I don't know if this has been discussed already. Even if it has, any fresh thoughts on it would be appreciated.
Check out this interesting and thought provoking article on Casa Valdez: http://davidvaldez.blogspot.com/2011...-learning.html
My take on it is as follows: the only way I've managed to incorporate vocabulary into my playing was through working on it 1 key at a time - and applying it right on to tunes. Transposing it through all keys may be great for technique, but I've never managed to actually learn vocabulary I've transposed to all keys well enough it shows up in my playing just by doing it. I use the 12 key approach to work on technique though (intervals, scales, triads, digital patterns...). It seems to me everybody's way of learning is different and force-feeding the 12 keys approach as an effective way of learning vocabulary (and a must-do) regardless of people's "brain wiring" seems like it could be rather counter-productive in some instances.I must say that I feel that learning licks in every key is a total waste of time. First of all, licks work better in certain keys and do not lay well on the horn in others. Second, if learn a pattern in 12 keys then you're much, much more likely to repeat yourself. Even if you play the same lick in a different key it's still going to sound like you're repeating yourself. Wouldn't it be more productive to learn 12 different licks in 12 different keys than to learn one lick in 12 keys? It really wouldn't take much more time and you'd end up with 1200% more usable material at the end of the day.
Don't get me wrong, learning to play in every key is critical, but learning licks in every key isn't the best use of practice time even though it's generally accepted as the way to learn jazz. Instead, practice moving small cells around to different keys, not entire phrases. This way you'll still learn to play ideas in different keys without becoming a lick machine.
A good example of what I'm talking about is Mr.X's (well known teacher at a major Jazz school) teaching method, which is the common way of going about learning to play. He gives all his students pages of Bebop licks and makes them learn them all in every key. What's the result? They end up all sounding as stale and contrived as he does. Mr.X has this certain 9 note chromatic approach that he likes (C.B.Bb.D.F.A.Ab.F#.G) and he likes to play things in every key. Once I counted how many times he played this one very recognizable pattern in one solo and I think it was something like 13 times, in different keys mind you, but it still sounded redundant.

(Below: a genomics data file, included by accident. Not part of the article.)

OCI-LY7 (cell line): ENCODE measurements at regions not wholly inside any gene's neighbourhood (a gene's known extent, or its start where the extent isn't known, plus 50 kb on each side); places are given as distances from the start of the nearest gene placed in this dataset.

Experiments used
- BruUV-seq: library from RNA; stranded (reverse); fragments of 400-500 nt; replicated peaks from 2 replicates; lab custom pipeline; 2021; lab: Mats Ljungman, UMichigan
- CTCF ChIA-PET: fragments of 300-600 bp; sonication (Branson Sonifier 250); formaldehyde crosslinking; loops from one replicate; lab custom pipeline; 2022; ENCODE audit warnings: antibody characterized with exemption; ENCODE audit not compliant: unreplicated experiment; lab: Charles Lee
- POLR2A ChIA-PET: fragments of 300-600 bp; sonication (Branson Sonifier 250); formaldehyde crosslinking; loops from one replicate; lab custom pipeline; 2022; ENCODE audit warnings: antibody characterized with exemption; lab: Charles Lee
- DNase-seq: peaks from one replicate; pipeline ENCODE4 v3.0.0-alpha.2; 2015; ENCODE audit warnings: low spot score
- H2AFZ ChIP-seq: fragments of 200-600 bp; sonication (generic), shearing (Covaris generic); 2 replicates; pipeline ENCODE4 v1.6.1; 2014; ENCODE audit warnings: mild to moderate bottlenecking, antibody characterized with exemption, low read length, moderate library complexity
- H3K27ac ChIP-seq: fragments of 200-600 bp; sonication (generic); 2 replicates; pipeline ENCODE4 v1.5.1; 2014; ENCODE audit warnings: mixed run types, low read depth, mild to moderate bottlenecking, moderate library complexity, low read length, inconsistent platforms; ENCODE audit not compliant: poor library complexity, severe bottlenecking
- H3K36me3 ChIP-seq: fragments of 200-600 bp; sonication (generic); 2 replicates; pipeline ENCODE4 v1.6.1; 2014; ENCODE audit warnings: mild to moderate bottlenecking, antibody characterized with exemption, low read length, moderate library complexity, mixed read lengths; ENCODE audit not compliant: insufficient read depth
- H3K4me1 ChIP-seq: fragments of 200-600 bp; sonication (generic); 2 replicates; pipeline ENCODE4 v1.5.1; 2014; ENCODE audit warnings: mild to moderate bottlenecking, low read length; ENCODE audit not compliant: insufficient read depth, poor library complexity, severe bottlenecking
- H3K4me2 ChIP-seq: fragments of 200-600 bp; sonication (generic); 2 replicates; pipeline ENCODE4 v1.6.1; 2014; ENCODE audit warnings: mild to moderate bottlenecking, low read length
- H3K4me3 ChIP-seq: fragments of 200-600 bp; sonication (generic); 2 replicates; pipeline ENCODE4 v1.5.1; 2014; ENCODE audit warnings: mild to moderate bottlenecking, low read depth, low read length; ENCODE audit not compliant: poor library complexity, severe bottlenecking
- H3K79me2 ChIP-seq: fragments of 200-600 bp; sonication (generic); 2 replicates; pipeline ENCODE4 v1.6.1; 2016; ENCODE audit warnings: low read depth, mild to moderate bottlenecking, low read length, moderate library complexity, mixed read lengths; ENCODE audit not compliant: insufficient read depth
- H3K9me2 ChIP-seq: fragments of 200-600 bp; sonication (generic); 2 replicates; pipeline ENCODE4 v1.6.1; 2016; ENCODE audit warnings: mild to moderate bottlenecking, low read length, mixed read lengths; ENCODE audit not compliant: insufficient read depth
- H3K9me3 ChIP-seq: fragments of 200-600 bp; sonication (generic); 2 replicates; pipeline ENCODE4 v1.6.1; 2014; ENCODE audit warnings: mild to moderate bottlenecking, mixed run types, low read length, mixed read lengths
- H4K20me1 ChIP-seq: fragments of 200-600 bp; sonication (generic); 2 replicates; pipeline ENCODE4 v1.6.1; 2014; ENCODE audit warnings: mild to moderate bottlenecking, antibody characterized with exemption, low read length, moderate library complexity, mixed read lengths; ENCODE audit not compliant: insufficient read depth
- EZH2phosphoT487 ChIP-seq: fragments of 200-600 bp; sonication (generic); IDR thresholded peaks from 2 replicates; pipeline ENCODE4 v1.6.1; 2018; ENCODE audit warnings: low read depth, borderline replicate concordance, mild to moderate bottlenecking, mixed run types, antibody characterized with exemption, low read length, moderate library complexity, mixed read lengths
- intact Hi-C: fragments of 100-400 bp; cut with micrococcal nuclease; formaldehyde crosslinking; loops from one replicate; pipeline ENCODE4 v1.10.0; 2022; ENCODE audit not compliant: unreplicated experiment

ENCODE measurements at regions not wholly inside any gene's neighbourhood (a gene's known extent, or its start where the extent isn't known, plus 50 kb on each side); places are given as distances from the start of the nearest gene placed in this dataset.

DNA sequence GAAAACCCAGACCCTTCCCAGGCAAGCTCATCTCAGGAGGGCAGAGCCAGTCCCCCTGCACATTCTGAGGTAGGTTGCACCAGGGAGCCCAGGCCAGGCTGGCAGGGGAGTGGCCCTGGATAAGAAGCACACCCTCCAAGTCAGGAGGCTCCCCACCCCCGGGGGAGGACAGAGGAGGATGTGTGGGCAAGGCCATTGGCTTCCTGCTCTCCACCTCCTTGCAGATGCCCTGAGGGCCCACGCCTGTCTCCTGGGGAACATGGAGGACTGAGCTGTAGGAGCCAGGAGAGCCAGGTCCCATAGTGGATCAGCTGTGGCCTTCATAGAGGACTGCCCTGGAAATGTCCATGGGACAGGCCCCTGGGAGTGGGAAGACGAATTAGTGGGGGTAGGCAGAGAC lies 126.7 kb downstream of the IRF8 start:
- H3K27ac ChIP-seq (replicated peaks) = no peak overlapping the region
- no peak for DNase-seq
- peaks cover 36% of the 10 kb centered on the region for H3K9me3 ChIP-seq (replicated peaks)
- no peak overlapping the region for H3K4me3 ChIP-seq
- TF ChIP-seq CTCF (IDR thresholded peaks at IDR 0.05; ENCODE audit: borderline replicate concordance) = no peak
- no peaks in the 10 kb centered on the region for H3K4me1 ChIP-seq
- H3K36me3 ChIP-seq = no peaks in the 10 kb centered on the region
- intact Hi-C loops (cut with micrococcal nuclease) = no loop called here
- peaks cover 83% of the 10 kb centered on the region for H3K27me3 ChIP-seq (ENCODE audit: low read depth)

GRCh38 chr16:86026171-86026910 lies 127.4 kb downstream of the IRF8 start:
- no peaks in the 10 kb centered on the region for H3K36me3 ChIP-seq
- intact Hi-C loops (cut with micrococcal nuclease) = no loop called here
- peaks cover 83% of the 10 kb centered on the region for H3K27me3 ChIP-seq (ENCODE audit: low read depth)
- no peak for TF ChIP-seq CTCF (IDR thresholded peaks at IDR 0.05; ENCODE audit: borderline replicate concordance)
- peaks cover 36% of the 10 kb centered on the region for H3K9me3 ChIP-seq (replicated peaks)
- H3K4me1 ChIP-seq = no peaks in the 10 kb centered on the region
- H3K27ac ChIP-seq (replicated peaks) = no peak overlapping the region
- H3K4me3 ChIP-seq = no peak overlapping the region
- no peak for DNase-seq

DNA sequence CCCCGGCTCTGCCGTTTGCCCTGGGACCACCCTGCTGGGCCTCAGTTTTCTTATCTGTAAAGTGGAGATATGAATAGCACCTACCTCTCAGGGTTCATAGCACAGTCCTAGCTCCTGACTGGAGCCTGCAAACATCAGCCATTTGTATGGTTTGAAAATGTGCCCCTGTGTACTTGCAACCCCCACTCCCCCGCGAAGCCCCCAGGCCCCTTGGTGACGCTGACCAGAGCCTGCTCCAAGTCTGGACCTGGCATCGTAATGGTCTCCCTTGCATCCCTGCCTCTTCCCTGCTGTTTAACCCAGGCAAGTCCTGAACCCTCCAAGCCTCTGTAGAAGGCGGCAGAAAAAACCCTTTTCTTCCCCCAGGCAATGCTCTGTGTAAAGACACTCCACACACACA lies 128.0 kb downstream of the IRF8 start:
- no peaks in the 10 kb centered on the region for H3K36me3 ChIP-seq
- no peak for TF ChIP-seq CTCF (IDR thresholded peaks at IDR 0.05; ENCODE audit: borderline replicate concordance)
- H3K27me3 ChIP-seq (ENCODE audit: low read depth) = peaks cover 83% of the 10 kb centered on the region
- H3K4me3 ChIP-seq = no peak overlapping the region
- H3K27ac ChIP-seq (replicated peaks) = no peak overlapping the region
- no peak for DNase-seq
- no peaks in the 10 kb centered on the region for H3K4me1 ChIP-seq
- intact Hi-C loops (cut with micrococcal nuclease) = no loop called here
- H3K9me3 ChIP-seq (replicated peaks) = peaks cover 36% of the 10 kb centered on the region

The saxophone is set up a certain way ergonomically and some phrases just don't work well, or even sound good, in certain keys. A good illustration of this is to try to play through the Charlie Parker Omnibook in concert or Bb. The lines do not sound smooth and so they do not make as much musical sense. You would never want to play most of Birds phrases in keys other than the key he played them in. That was part of what made him sound so great, his lines were so effortless. They wouldn't have been effortless if he had been playing those lines up a minor sixth or up a fifth. Even Bird would've sounded clunky.
I realize that many teachers would strongly disagree with me about this, but it seems pretty clear to me. The main thing to watch out for when you learn licks is not to sound like you're playing licks, so learning everything in all keys is obviously not the best solution.
However I have a few concepts I'm working on that I try to use in all keys. So let's say I'm working on II-V-I's. I would pick a key, work on it for a week or more and try to find ways to use the various concepts I've managed to make sense of in other keys. For II-V-I's, concepts would be using the altered scale on the V for example. Or I would try to incorporate some triad pairs, use the backdoor sub, try to make a highly chromatic line work, start and end lines on different beats, sub the major chord, use more intricate rhythm figures, make use of shapes that worked in other keys and so on... There are lots of things you can do with II-V's. In some instances, I just end up naturally transposing some lines I've mastered in other keys but most often I come up with new material.